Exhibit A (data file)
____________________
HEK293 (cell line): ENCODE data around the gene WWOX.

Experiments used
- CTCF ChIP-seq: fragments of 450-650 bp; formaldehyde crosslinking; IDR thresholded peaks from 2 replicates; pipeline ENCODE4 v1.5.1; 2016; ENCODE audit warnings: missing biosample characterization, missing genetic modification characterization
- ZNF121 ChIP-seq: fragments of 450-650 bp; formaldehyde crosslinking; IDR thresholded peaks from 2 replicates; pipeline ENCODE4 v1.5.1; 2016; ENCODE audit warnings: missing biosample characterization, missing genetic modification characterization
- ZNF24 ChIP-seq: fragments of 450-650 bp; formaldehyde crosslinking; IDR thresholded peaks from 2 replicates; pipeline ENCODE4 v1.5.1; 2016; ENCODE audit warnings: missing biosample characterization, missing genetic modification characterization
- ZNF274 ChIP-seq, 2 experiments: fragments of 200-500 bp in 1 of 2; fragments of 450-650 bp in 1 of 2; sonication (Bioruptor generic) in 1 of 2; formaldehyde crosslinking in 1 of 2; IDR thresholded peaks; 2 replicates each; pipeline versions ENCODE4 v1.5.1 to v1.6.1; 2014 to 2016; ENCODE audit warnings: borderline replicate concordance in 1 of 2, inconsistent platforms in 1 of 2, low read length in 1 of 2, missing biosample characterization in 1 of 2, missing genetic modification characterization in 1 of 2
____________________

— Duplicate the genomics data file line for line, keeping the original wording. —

HEK293 (cell line): ENCODE data around the gene WWOX.

Experiments used
- CTCF ChIP-seq: fragments of 450-650 bp; formaldehyde crosslinking; IDR thresholded peaks from 2 replicates; pipeline ENCODE4 v1.5.1; 2016; ENCODE audit warnings: missing biosample characterization, missing genetic modification characterization
- ZNF121 ChIP-seq: fragments of 450-650 bp; formaldehyde crosslinking; IDR thresholded peaks from 2 replicates; pipeline ENCODE4 v1.5.1; 2016; ENCODE audit warnings: missing biosample characterization, missing genetic modification characterization
- ZNF24 ChIP-seq: fragments of 450-650 bp; formaldehyde crosslinking; IDR thresholded peaks from 2 replicates; pipeline ENCODE4 v1.5.1; 2016; ENCODE audit warnings: missing biosample characterization, missing genetic modification characterization
- ZNF274 ChIP-seq, 2 experiments: fragments of 200-500 bp in 1 of 2; fragments of 450-650 bp in 1 of 2; sonication (Bioruptor generic) in 1 of 2; formaldehyde crosslinking in 1 of 2; IDR thresholded peaks; 2 replicates each; pipeline versions ENCODE4 v1.5.1 to v1.6.1; 2014 to 2016; ENCODE audit warnings: borderline replicate concordance in 1 of 2, inconsistent platforms in 1 of 2, low read length in 1 of 2, missing biosample characterization in 1 of 2, missing genetic modification characterization in 1 of 2